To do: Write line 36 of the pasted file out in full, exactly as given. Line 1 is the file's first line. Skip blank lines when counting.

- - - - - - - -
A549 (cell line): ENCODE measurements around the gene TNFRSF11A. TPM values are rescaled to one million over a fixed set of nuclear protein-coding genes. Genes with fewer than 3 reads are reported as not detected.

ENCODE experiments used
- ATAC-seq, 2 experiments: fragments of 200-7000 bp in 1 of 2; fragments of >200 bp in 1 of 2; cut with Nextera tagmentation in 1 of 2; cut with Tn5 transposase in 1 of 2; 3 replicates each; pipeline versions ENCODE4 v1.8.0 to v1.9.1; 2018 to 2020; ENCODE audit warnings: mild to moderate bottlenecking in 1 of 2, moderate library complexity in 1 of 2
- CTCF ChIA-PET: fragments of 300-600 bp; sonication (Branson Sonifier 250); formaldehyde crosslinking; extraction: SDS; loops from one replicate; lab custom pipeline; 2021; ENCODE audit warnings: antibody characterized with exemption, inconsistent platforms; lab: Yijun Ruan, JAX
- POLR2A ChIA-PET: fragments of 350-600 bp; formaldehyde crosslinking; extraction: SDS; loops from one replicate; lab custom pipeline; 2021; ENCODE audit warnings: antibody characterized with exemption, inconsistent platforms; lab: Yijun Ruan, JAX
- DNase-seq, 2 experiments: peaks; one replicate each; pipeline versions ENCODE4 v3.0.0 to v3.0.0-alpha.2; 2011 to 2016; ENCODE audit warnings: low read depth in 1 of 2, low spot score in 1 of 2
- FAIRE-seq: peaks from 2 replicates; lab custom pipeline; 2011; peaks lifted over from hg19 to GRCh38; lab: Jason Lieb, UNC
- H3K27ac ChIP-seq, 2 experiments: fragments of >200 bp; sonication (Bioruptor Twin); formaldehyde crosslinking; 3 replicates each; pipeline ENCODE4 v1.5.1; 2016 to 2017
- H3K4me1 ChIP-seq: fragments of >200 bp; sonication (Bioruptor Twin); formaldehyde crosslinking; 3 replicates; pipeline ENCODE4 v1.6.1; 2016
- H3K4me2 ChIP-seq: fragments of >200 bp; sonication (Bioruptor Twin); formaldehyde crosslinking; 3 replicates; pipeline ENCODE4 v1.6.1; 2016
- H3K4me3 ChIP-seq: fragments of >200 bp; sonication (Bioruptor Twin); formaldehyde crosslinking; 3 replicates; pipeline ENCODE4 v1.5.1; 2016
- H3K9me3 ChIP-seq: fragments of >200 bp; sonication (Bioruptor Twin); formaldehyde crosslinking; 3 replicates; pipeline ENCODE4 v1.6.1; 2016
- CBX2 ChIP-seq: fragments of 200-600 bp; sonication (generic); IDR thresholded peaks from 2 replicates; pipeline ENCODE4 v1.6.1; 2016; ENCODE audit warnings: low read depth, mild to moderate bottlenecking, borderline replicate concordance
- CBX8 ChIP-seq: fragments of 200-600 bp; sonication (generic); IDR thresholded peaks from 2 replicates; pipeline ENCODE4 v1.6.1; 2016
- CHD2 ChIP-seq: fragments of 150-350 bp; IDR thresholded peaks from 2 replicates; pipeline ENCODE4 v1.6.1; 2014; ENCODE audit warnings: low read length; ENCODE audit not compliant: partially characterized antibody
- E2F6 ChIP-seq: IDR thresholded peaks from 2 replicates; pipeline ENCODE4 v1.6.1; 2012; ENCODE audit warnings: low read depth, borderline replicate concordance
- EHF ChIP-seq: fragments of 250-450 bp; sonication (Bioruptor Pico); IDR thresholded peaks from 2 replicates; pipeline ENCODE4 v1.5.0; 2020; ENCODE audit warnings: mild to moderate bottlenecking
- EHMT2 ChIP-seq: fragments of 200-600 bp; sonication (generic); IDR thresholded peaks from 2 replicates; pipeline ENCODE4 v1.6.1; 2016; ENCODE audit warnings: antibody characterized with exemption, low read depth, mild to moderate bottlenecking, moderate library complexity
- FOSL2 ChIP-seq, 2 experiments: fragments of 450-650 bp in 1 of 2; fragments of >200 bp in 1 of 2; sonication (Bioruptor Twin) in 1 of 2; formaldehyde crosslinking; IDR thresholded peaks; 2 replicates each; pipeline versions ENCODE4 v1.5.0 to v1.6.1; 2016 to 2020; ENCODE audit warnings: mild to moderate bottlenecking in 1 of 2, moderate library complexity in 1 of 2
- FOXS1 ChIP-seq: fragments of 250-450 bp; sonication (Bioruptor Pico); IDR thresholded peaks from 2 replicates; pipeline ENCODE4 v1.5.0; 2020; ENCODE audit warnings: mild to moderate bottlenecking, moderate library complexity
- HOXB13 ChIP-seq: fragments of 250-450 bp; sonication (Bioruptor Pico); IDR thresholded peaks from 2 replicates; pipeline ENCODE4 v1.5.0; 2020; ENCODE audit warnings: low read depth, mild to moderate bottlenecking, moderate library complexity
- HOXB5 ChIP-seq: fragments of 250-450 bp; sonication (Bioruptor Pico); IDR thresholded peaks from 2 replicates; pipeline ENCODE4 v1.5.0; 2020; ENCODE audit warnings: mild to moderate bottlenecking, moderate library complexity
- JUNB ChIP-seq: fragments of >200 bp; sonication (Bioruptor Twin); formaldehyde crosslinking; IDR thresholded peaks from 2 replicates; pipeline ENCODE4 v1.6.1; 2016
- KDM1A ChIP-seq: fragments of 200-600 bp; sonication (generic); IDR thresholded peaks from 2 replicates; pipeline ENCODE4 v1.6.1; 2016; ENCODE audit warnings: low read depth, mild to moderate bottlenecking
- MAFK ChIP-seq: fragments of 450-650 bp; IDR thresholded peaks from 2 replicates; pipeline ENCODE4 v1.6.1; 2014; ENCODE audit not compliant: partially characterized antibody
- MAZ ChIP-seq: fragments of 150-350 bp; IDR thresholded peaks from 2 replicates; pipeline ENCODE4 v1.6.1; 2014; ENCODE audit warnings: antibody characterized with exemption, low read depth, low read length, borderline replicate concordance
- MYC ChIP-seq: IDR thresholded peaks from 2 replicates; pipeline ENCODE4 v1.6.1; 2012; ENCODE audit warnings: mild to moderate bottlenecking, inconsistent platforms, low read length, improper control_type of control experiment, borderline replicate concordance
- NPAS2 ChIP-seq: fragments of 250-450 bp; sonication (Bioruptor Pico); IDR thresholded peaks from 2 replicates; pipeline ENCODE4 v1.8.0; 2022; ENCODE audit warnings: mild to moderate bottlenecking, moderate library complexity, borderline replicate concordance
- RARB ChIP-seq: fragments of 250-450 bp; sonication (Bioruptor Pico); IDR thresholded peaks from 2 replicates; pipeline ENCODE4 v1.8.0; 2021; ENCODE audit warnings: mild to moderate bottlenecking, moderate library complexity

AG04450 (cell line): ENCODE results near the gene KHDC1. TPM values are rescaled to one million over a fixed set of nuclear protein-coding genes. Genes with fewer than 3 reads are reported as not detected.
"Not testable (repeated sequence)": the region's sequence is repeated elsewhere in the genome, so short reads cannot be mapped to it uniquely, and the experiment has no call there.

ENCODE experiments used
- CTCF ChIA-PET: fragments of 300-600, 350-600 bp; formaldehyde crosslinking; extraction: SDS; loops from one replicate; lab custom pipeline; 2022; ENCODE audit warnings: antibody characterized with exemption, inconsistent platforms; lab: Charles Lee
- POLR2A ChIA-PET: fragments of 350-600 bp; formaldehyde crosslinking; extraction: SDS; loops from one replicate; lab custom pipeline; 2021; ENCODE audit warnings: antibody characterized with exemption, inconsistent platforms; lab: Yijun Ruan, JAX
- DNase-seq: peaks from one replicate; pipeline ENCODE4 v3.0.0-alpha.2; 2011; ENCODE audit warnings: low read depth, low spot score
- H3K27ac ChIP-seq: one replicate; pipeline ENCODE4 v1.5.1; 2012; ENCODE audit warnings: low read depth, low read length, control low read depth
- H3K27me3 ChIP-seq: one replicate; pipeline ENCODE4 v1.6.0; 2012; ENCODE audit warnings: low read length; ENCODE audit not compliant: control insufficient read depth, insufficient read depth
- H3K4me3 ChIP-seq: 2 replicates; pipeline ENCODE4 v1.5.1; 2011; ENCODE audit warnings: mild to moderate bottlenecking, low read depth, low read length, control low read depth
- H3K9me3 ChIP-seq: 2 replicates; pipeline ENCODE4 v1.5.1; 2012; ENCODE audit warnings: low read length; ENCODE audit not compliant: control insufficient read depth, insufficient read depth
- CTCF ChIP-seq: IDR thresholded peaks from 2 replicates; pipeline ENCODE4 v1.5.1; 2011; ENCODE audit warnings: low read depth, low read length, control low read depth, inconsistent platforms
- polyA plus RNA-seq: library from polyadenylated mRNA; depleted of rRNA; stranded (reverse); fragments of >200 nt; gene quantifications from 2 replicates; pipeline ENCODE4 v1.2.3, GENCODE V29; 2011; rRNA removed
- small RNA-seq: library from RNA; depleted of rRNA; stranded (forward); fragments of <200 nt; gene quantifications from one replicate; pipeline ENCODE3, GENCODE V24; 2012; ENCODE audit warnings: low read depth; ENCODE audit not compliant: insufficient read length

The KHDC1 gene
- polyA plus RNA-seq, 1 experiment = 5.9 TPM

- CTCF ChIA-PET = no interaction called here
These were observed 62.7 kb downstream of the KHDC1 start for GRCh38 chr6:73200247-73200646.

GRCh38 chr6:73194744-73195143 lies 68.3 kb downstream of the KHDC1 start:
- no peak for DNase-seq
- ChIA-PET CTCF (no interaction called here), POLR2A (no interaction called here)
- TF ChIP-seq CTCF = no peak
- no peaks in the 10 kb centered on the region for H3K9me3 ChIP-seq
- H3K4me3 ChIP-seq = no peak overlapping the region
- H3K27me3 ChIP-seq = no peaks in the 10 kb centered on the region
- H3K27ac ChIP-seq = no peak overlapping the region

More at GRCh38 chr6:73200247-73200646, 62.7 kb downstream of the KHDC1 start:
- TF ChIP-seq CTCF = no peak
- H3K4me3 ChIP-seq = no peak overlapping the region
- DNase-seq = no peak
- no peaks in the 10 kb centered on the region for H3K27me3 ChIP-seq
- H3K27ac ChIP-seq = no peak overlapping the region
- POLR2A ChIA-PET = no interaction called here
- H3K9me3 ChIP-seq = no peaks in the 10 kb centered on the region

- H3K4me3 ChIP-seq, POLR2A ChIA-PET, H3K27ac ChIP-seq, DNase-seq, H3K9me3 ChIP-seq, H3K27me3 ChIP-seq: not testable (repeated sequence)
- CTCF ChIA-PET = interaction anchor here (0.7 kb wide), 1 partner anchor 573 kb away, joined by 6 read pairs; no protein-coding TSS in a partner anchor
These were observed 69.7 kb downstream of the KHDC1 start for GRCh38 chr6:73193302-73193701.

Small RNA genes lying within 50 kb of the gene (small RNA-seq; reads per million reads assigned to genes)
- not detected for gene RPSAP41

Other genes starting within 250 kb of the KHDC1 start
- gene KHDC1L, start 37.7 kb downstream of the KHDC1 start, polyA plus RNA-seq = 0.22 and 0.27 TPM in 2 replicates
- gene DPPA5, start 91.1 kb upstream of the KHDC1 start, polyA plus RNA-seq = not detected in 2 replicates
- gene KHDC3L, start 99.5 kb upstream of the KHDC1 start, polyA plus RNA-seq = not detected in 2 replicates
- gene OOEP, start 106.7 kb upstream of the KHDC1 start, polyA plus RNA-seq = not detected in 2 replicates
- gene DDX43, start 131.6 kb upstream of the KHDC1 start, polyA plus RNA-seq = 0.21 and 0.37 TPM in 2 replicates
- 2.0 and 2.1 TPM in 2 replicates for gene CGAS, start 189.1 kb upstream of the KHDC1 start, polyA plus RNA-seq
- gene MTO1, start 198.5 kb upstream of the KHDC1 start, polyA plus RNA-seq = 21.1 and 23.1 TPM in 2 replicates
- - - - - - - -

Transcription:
- H3K27ac ChIP-seq: one replicate; pipeline ENCODE4 v1.5.1; 2012; ENCODE audit warnings: low read depth, low read length, control low read depth